Under employment law, it is unlawful to discriminate employees based on gender, race, religious belief or physical disability. Unfortunately, many employees across the United States, including in Michigan, suffer from discrimination based on sexual orientation. Now some state business leaders think it is time for one of the last areas of discrimination to be outlawed.
The Business Leaders for Michigan is 2014 plan wants to make the state one of the top 10 economies in the country. One way to do that, officials say, is to end any discrimination based on sexual orientation, gender expression or gender identity.
The group, which includes more than 80 executives, has a membership that is involved in businesses covering nearly one-fourth of the state's economy. The suggestion to outlaw these last vestiges of discrimination is part of an effort to foster diversity in the state as well as expand cultural exchange programs and attract skilled immigrants.
Michigan's Elliott-Larsen Civil Rights Act of 1976 bans most discrimination but not sexual orientation, identity and expression. The state's Department of Civil Rights also agrees that antidiscrimination laws protecting transgender, bisexual, gay, and lesbian residents would benefit the state's economy.
Currently, many graduates and professionals leave the state and move to more welcoming states because of discrimination. This also makes it harder for business to recruit and retain skilled employees as well as boost employees' morale and productivity.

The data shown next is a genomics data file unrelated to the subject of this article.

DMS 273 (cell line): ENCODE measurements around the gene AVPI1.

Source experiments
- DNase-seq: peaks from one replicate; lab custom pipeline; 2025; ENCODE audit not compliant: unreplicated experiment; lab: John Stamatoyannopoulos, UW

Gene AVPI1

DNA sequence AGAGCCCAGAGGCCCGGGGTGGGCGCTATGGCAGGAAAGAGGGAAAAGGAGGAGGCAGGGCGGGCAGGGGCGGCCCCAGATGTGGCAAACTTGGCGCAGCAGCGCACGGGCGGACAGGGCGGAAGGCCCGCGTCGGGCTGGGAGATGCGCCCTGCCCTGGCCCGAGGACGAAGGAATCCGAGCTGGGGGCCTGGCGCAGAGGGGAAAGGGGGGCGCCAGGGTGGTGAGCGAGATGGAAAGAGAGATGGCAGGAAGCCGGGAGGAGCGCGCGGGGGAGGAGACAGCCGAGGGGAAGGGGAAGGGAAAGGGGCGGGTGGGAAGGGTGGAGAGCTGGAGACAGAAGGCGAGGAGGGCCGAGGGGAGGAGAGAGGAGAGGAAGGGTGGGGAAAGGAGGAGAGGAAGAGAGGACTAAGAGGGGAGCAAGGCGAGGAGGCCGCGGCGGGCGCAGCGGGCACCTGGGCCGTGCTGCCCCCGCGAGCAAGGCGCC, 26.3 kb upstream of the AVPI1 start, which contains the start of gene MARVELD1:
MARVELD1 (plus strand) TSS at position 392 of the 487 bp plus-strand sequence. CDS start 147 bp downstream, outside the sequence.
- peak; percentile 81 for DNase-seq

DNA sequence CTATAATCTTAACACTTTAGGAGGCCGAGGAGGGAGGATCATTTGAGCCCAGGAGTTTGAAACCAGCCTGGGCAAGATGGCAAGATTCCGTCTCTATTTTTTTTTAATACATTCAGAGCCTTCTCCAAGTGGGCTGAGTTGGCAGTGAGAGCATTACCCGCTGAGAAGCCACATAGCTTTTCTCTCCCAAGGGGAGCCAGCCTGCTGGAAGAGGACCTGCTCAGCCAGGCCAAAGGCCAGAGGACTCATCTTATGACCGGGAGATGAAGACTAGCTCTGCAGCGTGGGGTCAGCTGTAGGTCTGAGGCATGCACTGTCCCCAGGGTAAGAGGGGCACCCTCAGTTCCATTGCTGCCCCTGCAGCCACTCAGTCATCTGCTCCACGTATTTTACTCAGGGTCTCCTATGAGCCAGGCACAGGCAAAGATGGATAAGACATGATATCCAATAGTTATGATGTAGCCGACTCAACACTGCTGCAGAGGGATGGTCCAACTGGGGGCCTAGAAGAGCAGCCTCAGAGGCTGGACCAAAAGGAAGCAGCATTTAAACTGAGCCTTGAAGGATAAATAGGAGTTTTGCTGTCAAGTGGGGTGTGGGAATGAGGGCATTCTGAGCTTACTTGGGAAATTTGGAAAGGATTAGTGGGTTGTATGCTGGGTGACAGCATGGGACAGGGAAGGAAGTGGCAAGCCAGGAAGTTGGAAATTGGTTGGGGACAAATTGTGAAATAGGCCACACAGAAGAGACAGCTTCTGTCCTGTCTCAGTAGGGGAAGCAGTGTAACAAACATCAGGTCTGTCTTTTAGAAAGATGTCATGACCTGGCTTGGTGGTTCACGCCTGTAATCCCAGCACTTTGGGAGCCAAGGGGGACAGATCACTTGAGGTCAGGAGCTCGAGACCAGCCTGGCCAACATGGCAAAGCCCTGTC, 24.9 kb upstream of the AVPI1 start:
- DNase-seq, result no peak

Employers have the right to protect their business interests but they also have a responsibility to look after the interests of all of their employees. Unfair practices such as workplace discrimination often foster hostility in the workplace and affect employees in ways that should never be tolerated. When that happens, an employee who has been the victim of discrimination has the right to file a lawsuit against the employer and seek damages.
If an employee or a person seeking employment believes they are victims of employment discrimination, they should seek to understand the situation. This will help them determine the right course of action and whether they can file a civil suit.
Source: MLive, "Michigan CEOs: Ban employment discrimination against gay people as way to improve economy," Melissa Anders, April 3, 2014